CATSKILL — A new business that is attempting to reinvigorate the garment manufacturing industry has made its home on Main Street in Catskill.

Made X Hudson opened its garment factory in November at 391 Main St.

The factory was originally based in Leeds in the town of Catskill but moved to its location in the village two months ago.

Made X Hudson Board President Eric De Feo said the company has a mission to produce local, small-batch soft goods.

“We have client work where we produce women’s and men’s apparel,” he said. “We also do home goods. We’re servicing a lot of small brands in the region. We worked with 22 brands over the last seven months since we launched in May. We started regionally and now we’re working nationally with a lot of small brands who are looking to scale because there are only essentially a handful of small-batch production services in the country.”

De Feo said the United States has outsourced the vast majority of its garment manufacturing overseas in the last several decades, leaving an opportunity for a local garment business to thrive.

“So we are on a mission to revitalize the industry and bring it back,” he said.

De Feo, who lives in Hudson, is also the founder of the Hudson Community Incubator, a structured community of startup businesses that aims to provide mentorship, training and services for local entrepreneurs.

When looking for a home for Made X Hudson, the company found a hospitable landing spot in downtown Catskill. Made X’s new home has a historic pedigree. The landmark building is the former headquarters of Central Hudson Gas and Electric and the second floor housed the former offices of the Catskill Daily Mail.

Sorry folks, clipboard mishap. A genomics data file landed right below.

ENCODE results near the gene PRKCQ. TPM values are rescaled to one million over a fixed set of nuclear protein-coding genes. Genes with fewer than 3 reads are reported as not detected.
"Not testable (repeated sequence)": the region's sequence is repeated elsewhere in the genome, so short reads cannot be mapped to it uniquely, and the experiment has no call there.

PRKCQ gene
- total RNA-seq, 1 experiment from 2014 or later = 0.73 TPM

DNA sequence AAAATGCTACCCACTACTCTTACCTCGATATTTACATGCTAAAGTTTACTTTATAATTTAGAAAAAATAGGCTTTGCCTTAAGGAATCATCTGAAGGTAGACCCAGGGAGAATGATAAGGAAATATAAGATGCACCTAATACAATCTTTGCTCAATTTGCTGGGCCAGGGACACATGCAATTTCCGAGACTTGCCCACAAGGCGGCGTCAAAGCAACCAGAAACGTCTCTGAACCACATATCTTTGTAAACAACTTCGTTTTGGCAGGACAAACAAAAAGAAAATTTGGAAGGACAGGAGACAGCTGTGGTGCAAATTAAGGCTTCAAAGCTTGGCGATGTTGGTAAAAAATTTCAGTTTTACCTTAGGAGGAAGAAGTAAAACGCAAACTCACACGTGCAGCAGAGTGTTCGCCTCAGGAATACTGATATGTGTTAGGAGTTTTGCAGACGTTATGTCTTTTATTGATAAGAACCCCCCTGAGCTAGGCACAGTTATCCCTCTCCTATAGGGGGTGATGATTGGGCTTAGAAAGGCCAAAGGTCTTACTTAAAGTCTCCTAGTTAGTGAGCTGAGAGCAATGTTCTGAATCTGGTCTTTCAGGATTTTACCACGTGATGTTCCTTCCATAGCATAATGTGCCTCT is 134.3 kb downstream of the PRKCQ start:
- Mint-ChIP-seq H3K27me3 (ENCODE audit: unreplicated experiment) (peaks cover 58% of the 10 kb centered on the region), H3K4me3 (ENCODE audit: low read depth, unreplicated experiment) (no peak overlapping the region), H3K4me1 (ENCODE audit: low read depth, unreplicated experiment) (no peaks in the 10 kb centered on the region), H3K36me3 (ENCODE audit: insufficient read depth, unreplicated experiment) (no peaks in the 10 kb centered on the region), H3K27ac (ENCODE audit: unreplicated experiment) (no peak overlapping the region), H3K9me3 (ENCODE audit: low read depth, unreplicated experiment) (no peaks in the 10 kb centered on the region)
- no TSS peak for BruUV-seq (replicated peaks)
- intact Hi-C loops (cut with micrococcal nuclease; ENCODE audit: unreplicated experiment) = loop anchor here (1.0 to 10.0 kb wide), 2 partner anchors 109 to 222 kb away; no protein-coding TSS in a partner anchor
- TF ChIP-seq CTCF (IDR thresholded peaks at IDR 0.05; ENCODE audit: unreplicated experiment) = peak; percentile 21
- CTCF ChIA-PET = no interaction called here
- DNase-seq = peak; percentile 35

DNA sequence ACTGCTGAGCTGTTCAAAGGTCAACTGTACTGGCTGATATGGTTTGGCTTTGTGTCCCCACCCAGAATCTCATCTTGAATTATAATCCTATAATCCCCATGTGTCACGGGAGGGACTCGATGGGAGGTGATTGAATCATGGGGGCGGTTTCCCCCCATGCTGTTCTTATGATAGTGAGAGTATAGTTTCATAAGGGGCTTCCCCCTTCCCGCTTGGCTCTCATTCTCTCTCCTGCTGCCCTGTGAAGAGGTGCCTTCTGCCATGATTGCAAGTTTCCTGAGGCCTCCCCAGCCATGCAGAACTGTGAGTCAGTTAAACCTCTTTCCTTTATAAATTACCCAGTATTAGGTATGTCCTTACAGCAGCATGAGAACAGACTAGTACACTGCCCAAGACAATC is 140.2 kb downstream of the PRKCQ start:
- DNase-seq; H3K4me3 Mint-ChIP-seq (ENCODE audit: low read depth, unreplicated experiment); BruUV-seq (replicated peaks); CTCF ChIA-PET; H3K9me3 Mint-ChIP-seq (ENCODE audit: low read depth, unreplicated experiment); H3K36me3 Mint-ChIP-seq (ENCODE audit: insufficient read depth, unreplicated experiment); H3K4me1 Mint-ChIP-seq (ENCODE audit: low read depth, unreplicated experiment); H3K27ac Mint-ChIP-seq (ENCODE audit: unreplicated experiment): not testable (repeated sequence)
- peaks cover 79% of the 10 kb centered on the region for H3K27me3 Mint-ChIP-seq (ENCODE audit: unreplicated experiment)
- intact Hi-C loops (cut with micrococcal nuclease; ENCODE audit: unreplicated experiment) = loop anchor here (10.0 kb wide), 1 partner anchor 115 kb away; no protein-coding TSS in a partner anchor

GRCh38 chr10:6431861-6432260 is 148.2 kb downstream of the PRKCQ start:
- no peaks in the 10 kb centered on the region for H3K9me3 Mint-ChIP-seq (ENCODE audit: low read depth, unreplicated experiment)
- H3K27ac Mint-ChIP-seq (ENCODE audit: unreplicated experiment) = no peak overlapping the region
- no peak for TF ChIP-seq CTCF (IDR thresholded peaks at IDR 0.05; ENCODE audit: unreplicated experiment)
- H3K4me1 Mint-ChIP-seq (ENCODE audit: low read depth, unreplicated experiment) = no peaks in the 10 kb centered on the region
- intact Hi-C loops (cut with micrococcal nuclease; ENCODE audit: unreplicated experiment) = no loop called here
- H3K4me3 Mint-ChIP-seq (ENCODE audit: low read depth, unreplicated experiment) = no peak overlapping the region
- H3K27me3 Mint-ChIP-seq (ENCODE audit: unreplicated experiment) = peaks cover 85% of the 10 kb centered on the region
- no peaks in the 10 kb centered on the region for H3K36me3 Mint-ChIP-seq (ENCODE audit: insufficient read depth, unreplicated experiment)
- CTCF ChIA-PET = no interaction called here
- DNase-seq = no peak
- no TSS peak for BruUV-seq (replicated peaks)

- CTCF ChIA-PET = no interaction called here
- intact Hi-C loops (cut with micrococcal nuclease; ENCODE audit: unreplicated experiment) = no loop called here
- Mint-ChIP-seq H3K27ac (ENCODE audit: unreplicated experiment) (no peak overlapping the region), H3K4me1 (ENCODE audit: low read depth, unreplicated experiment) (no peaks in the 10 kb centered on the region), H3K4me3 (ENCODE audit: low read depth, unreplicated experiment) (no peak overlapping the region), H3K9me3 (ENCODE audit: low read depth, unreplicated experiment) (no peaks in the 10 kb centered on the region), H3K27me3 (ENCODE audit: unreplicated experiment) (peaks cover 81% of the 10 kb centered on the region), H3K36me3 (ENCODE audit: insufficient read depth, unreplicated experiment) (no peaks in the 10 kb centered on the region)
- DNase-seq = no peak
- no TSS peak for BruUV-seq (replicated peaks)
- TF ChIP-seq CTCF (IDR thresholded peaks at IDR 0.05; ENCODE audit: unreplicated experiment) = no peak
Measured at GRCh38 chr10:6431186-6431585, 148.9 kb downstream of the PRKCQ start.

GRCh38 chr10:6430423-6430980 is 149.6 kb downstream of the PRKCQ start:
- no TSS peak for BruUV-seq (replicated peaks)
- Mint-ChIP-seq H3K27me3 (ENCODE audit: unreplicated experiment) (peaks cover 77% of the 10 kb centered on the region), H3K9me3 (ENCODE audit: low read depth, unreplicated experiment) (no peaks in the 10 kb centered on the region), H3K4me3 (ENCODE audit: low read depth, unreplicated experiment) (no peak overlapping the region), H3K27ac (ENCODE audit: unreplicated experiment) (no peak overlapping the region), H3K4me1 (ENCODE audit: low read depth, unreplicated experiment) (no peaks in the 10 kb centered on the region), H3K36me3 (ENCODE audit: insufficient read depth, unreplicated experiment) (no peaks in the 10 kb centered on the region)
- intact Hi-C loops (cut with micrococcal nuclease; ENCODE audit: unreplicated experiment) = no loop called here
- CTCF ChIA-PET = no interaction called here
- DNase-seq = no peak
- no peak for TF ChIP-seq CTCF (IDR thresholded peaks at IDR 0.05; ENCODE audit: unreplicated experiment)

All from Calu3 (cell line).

“Half of our team is from Hudson and the other half is from Catskill and we settled in Catskill because it was frankly more affordable,” De Feo said with a laugh. “We also thought Catskill had a really great creative community and it was nice synergy for us to work around.”

The company sells home goods online but the Main Street location does not have a retail operation on site.

In short order, the company has become a destination for clothing designers who want to expand their operations.

“We’ve discovered that a lot of people, especially designers, needed support in scaling up their businesses,” De Feo said. “The only way to do that was to outsource part of their production so that they could focus on their business growth.”

De Feo said the Catskill company hopes to expand in the coming years while maintaining ethical labor practices.

“We want to continue to grow while supporting small businesses,” he said. “We’re figuring it out as we go, but ultimately we want to be a nation space for the area because we feel like it’s desperately needed.”

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Johnson Newspapers 7.1

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